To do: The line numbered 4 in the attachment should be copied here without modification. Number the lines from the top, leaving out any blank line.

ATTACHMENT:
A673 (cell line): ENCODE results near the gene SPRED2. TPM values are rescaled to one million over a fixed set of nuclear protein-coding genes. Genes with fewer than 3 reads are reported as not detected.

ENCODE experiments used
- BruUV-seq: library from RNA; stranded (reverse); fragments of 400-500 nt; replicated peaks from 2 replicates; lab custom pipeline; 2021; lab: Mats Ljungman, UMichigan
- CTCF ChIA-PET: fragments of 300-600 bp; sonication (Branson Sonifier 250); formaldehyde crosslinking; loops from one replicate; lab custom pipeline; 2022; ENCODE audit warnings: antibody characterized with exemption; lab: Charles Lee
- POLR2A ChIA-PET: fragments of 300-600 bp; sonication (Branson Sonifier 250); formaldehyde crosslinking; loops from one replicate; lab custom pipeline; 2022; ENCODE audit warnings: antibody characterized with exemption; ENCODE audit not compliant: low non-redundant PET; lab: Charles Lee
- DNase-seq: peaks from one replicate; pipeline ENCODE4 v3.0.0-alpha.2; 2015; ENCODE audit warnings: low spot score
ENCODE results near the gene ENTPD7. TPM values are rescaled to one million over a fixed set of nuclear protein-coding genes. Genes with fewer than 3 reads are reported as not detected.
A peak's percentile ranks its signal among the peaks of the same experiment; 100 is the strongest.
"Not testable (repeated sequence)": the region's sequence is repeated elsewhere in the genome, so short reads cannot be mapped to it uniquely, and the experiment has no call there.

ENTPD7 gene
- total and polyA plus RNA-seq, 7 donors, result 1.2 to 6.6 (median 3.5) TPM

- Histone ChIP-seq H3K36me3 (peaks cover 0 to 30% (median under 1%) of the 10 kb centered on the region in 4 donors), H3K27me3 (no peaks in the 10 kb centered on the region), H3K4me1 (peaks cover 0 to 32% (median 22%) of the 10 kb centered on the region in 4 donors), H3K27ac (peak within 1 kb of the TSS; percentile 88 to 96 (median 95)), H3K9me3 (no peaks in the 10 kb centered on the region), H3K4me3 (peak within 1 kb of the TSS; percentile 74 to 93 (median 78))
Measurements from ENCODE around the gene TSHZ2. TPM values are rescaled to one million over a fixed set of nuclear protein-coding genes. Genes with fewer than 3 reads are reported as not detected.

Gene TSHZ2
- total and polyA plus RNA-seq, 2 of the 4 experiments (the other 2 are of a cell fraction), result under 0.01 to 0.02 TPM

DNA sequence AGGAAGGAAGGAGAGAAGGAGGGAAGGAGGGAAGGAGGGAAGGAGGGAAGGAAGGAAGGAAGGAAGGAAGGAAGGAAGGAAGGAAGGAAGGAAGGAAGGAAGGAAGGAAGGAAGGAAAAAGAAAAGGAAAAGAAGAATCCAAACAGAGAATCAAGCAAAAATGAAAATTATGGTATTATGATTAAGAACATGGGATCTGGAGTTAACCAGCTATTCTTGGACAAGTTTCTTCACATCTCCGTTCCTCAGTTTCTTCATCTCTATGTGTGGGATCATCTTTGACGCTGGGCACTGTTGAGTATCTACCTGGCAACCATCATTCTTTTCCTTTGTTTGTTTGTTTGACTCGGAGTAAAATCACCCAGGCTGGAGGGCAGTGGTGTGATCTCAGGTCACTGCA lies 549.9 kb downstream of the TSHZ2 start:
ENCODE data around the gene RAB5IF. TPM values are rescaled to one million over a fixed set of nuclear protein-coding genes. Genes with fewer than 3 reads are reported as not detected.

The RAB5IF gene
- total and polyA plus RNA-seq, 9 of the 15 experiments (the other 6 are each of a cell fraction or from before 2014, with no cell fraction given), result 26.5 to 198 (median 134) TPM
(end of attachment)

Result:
- CTCF ChIA-PET: fragments of 300-600 bp; sonication (Branson Sonifier 250); formaldehyde crosslinking; loops from one replicate; lab custom pipeline; 2022; ENCODE audit warnings: antibody characterized with exemption; lab: Charles Lee